From Ibo Island you can sail by dhow to have lunch on an offshore sandbar. The ramparts of Ibo Island’s Fort of São João Batista, which variously served as a Portuguese military bastion, a slave house and a prison. Inside the fort, a silversmith continues the island’s long tradition of intricate craftwork. Ibo is one of those places that constantly feels like it’s falling down – as if its buildings are crumbling into the sand and the sea. (Images: Chris Thurman) MEDIA CONTACTS • Ibo Island Lodge +27 21 702 0285 [email protected] RELATED ARTICLES • A holiday – in Zimbabwe? • The adventure starts here • Wandering the Whale Trail• Scuba-diving South AfricaChris ThurmanThe old fort is full of intriguing sense data. Walking past one doorway, you hear the clang of metal beating metal and the murmur of voices; through another, you catch a glimpse of a man bringing a fire to life with the bellows of his lungs. The smoke mixes with the salty-stale smell of the ocean blowing in over the ramparts.Outside, the sun that has flaked the paint on the walls beats down on your skin, and you seek shade under the canopy of the lone tree in the whitewashed courtyard.Nowadays the Fort of São João Batista, or St John the Baptist, on the shore of Ibo Island off the coast of northern Mozambique is a pleasant place, occupied by a cohort of silversmiths producing finely-wrought jewellery. But for most of its more than 200-year history, the fort was a site of violence and oppression: the clanging sounds would have come from shackles and iron bars, the smoke would have risen from guns and canons, the voices would have been screams and moans.The fort was built by the Portuguese in 1791 as a military bastion to ward off the Dutch, from whom they had wrested control of the Mozambican trade routes, after ousting Arab traders from the region some two centuries before that. It subsequently served as a slave house and then a prison in which many of those who opposed colonial rule were detained and tortured.Its star-shaped, pentagonal building is the most recognisable structure on Ibo. It is the island’s most potent symbol, with its changing fortunes mirroring the shifting historical tides shaping life on the island.Ibo is part of the Quirimbas archipelago, some 27 islands that form part of Mozambique’s Quirimbas National Park. While a strategically significant location for Portugal’s imperial ambitions, the archipelago remained isolated and developed its own particular cultural flavour.As with the rest of Mozambique, Portuguese is a lingua franca, but locals greet each other with “Salama”, a linguistic reminder that there was an Arab settlement on Ibo in the 12th century. Arab and Chinese trading posts were established along the coastline of the mainland as early as 600 AD.Ibo is one of those places that constantly feels like it’s falling down – as if its buildings are crumbling into the sand and the sea. Nowhere is this more evident than in the ghostly streets of what used to be the island’s wealthy areas, which are lined with the hollow shells of houses that were abandoned overnight when the post-independence government effectively expelled all “foreigners” in 1975.This lends the island an evocative charm, but, of course, such slow degeneration is only romantic to temporary sojourners and holidaymakers. For those who live on Ibo, the lack of socioeconomic opportunity is a serious problem.Yet the island’s great appeal to adventurous travellers is also its salvation. The Quirimbas are an exquisitely beautiful natural formation: warm azure seas, dazzling coral reefs, abundant sea life – a tropical paradise. Some of the islands are uninhabited or privately owned. Not so on Ibo, where the permanent population numbers some 4 000 – and the jobs available are limited.For this reason, the silversmiths’ combined workshop and showroom at the fort is a welcome intervention. While the artisan-artists there are simply continuing an ancient Ibo tradition of producing fine metalwork, the growth of jewellery production and the employment it provides is largely the work Fiona and Kevin Record, the owners of Ibo Island Lodge.When they first sailed into the harbour at Ibo some 15 years ago, the Records did not plan to stay for long. But the magic of the place soon captured them, and they decided to settle on Ibo and open the lodge.This was a huge logistical challenge, but the beautifully understated coral-and-limestone lodge buildings Fiona and Kevin renovated are testimony to their determination. Since then, they’ve profited from bringing visitors to the island, but have also worked to create jobs for the people of Ibo.“Part of Ibo’s charm was that it had fallen into decline, and harboured a history, culture and marine world totally unexplored,” says Fiona. “The area’s pristine beauty and the hospitality of the local people had a profound effect on us. We made a commitment to create a tourism project that would positively affect the lives of the impoverished community on Ibo.”The silversmith venture is just one of the Records’ initiatives. In addition to employing 40 staff, each of whom supports an estimated 20 other people, the lodge is the centre of numerous community schemes providing both income and development opportunities. There is a Montessori school for the island’s children, as well as an adult education facility that teaches English and tourism awareness, as well as training in conservation, gardening and guiding.Creating jobs also helps protect the local environment. The more jobs there are that don’t depend on fishing, the better for the increasingly overtaxed marine life of this World Heritage Site.Along with a host of impossibly-coloured fish, underwater life in the Quirimbas includes a variety of turtles, sharks and rays. They, like the birds overhead that are an equally vital part of the ecosystem (there are 10 red-listed species in the Ibo area), are threatened by the sheer numbers of people whose livelihood is fishing.Given all of this, Ibo Island Lodge offers guests something that most accommodation establishments cannot.Yes, there are the bright and richly-furnished rooms, and the veranda view between palms and bougainvillea blossoms out to sea. Activities include kayaking through mangroves, snorkelling and dhow sailing, while low tide brings an opportunity to have lunch on a sandbar surrounded by nothing but crystal blue ocean. And each day ends with sundowners on the roof, listening to the deep beat of humpback whales striking their tail-fins against the surface of the water.As gratifying as any of these, though, is the sense that a visit to Ibo is not a one-sided affair in which only the tourist benefits. As much as 50% of the island’s population is positively affected by the presence of Ibo Island Lodge. Now that’s responsible tourism.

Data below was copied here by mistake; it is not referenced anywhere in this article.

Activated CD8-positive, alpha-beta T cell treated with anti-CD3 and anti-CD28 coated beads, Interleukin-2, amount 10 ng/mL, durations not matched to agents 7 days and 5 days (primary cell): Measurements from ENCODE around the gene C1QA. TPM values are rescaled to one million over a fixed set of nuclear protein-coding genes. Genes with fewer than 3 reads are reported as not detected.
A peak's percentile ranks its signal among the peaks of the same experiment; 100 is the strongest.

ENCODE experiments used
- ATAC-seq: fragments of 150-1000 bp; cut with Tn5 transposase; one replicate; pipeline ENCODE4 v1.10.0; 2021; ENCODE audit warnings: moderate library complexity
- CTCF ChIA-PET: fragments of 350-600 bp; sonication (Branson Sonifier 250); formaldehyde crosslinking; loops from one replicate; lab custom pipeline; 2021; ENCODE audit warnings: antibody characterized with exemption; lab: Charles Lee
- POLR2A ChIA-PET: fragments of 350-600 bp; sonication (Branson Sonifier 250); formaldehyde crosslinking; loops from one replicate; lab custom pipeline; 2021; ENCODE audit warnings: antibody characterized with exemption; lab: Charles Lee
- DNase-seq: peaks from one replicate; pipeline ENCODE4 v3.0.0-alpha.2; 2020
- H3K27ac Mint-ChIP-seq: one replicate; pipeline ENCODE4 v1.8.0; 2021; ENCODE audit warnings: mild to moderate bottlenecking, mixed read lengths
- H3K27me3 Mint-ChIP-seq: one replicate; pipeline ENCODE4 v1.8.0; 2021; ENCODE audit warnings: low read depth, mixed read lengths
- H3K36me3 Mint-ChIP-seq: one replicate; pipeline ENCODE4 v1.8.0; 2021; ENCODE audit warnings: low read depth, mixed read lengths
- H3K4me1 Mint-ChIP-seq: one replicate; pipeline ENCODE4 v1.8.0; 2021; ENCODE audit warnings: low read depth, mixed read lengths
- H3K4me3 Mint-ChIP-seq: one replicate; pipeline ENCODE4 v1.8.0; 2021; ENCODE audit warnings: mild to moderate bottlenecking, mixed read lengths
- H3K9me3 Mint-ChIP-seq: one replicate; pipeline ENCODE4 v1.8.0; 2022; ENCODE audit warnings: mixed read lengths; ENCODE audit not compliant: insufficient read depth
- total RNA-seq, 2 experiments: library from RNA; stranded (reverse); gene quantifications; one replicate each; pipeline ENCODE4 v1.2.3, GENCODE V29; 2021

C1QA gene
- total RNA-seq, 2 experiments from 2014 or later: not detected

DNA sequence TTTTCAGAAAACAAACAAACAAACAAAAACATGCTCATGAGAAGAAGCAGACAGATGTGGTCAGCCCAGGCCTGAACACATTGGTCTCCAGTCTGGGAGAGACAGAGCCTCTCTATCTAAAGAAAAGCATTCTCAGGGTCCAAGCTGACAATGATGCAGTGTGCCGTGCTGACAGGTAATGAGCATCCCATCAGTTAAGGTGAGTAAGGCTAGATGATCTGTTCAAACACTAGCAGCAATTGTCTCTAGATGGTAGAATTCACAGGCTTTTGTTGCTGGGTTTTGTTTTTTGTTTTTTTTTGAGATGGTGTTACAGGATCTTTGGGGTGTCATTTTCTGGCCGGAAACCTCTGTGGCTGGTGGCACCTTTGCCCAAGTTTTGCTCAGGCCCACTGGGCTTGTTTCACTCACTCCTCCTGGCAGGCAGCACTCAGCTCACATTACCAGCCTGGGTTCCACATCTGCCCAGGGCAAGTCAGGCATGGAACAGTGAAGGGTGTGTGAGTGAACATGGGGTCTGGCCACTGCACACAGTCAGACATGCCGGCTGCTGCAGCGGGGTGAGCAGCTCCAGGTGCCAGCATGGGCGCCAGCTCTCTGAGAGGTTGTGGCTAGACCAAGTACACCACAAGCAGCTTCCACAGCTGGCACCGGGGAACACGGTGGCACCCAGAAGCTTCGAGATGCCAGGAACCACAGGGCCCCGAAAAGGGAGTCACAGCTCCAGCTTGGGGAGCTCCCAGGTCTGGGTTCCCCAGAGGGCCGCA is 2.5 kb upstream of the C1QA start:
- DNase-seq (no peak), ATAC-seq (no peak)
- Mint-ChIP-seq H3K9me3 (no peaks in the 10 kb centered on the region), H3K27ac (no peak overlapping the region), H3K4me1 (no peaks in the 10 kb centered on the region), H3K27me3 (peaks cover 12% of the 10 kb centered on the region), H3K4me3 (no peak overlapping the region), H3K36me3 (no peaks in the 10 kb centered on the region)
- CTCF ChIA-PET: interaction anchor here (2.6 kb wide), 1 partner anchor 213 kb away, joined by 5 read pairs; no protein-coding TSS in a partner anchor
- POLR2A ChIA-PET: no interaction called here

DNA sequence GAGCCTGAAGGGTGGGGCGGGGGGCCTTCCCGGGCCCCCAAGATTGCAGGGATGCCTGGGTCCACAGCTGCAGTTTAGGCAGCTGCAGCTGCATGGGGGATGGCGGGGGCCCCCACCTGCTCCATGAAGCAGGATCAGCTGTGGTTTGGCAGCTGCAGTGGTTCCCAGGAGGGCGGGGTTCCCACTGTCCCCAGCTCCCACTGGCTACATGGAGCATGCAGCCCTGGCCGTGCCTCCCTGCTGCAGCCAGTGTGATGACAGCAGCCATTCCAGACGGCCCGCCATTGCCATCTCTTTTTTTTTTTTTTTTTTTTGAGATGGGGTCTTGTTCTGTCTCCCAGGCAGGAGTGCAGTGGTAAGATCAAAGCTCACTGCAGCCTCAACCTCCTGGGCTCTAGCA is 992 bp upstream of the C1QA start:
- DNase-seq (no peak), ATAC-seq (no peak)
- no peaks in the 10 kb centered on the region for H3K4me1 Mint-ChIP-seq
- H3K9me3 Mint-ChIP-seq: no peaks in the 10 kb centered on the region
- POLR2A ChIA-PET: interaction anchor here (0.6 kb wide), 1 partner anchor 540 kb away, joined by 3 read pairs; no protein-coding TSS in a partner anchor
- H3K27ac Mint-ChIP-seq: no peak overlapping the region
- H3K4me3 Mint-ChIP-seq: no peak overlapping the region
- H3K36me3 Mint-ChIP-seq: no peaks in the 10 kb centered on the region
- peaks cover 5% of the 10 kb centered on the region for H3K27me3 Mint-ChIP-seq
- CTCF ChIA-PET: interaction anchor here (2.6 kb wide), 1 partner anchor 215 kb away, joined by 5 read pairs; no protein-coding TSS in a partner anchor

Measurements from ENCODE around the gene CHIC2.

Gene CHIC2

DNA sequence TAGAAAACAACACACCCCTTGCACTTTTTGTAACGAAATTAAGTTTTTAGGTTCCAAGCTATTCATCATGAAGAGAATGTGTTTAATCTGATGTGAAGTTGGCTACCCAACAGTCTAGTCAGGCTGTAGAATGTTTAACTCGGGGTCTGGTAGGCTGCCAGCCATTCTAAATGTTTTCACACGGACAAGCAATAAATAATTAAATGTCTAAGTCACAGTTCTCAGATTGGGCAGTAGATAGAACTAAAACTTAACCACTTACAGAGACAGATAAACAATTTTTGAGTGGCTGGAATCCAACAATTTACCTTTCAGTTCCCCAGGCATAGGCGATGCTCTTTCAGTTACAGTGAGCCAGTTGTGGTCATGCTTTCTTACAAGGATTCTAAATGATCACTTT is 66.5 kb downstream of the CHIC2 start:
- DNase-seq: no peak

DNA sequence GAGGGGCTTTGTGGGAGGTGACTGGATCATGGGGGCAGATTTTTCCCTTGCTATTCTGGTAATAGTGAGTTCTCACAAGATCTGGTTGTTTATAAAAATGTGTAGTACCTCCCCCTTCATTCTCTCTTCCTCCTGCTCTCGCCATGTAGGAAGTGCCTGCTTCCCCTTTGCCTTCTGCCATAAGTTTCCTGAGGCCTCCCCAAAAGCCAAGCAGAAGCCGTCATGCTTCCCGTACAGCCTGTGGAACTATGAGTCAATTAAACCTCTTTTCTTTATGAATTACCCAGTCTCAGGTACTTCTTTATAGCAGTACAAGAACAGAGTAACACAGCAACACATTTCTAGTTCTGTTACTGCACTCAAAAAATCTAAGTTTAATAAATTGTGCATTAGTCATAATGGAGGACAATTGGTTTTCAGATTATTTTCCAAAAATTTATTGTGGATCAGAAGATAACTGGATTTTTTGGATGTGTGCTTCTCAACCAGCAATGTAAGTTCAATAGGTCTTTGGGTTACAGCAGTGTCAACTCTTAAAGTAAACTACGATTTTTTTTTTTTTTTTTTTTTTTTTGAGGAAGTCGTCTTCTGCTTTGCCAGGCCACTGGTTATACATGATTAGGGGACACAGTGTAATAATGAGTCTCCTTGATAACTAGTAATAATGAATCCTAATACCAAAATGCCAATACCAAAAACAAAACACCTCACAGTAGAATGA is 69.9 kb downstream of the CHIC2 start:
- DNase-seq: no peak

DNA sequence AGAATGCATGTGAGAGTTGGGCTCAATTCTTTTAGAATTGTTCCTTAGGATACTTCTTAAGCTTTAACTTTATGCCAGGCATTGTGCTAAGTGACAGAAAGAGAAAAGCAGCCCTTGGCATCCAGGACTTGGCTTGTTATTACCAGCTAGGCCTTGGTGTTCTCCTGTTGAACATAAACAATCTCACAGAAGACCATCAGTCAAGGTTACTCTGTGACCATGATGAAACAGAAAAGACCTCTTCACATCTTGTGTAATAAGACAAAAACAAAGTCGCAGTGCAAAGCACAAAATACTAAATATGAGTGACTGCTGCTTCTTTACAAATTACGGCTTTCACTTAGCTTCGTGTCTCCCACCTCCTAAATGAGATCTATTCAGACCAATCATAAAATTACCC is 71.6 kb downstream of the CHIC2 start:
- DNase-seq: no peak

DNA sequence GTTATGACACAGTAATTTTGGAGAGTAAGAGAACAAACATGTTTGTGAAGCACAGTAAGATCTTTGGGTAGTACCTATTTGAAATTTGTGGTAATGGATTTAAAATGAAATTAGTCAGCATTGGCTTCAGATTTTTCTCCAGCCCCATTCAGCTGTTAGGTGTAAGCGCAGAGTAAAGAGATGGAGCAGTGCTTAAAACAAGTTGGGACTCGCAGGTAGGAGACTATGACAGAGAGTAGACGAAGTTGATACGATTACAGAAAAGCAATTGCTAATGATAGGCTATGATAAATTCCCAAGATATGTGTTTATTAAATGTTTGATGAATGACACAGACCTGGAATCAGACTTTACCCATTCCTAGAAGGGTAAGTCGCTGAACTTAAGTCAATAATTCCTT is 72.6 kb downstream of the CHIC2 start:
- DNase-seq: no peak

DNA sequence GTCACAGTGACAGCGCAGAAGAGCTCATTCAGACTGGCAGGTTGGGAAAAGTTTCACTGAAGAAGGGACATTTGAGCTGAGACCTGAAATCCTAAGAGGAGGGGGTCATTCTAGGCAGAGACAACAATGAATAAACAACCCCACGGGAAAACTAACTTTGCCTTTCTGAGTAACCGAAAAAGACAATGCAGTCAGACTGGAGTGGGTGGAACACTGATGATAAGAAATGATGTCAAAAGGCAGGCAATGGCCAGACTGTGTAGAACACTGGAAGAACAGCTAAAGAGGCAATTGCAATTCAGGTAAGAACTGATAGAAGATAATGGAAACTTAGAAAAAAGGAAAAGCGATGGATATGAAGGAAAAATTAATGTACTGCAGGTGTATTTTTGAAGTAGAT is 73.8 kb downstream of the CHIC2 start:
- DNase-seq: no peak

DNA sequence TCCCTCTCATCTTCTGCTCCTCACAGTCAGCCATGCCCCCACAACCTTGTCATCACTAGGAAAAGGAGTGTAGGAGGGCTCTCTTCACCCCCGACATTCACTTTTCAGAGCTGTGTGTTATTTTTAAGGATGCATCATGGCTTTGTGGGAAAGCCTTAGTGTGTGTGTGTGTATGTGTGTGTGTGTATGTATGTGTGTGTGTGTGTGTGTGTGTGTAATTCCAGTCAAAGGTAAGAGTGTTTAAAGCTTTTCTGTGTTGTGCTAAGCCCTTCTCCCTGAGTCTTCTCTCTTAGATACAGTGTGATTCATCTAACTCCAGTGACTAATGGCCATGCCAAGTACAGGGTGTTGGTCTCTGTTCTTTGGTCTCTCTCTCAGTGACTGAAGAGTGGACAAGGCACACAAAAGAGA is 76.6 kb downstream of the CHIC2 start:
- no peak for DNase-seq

Can alkaline earth metals be used in quantum computing? (PhysOrg.com) — What if atoms could be used to perform the functions currently the province of electronic devices? The goal of atomtronics is to do just that by creating analogues to the common items found in electronic devices. Ron Pepino, a graduate student at JILA and the University of Colorado, believes that he and his colleagues have found a way to create the atomtronic versions of diode and transistor circuits. The work of Pepino, Cooper, Anderson and Holland is described in Physical Review Letters: “Atomtronic Circuits of Diodes and Transistors.” Citation: Atomtronic transistor and diode could advance quantum computing (2009, October 9) retrieved 18 August 2019 from https://phys.org/news/2009-10-atomtronic-transistor-diode-advance-quantum.html “In our work, we create a one-to-one analogy between conventional electronic circuits and atoms trapped in optical lattices,” Pepino tells PhysOrg.com. “In this analogy, the current carriers — the electrons — are replaced with neutral, ultracold atoms, the semiconductor material that the electrons traverse is replaced with an optical lattice, and the electric potential difference — which induces the flow of electrons around the circuit — is replaced by a chemical potential difference”“The dynamics of atoms in optical lattices, which are basically crystals of light, have been studied both theoretically and experimentally for many years now. We add to this field by theoretically demonstrating that the electronic properties of the diode and transistor can be observed in specifically tailored optical lattices,” Pepino continues.The team at JILA believes that it is possible to emulate the behavior of a semiconductor diode in these atomic systems. “We have predicted that you can take the optical lattice, manipulate its experimentally-tunable parameters in a specific way, and recover diode-like phenomena,” Pepino explains, “Our simulations show that this augmented optical lattice will allow atoms to flow across it from left to right, for example, but forbids the atoms to traverse the lattice going the other way. We have modeled this, and we think it might work.”Pepino and his peers have also modeled an atomtronic transistor. “All modern electronics contain transistors; they are the fundamental building blocks of electronics and computers. Naturally, we want an atomtronic version.” The transistor designed by Pepino and his colleagues exhibits on/off switching behavior, and acts as an amplifier. By configuring the optical lattice in a manner discussed in their article, they show that it is possible to recover the characteristics of the conventional electronic transistor in the atomic world. He points out that atomtronics probably won’t replace electronics. “Atoms are sluggish compared to electrons, and that means that you probably won’t see atomtronics replace current electronic devices. What atomtronics might be useful for is the field of quantum information.” Because electrons lose any possible initial quantum state as they bounce around through the energy dissipating semiconductor or metallic systems, they are ill-equipped for quantum computing. “In quantum computing, you store a quantum state on an object, perform operations on the object and then read out the final state. If the system is not coherent, the initial stored information is lost,” Pepino points out. “Atoms trapped in optical lattices have been considered extensively for specific quantum computing schemes due to their inherent energy conserving characteristics. The dynamics of our atomtronic devices would be coherent and potentially useful in quantum computing.” He also suggests that there is the possibility that atomtronics could be useful in obtaining sensitive measurements. At the very least, he concludes, “atomtronic systems provide a nice test of fundamental concepts in condensed matter physics.”While these ideas have been modeled, they have yet to be built. Pepino says that an effort is under way to set up experiments that could provide a proof of principle for the work being done at JILA and the University of Colorado by experimental collaborator and co-author Dana Anderson.More information: Pepino, et. al. “Atomtronic Circuits of Diodes and Transistors,” Physical Review Letters (2009). Available online: https://sp2.img.hsyaolu.com.cn/wp-shlf1314/2020/IMG3010.jpg” alt=”last_img” />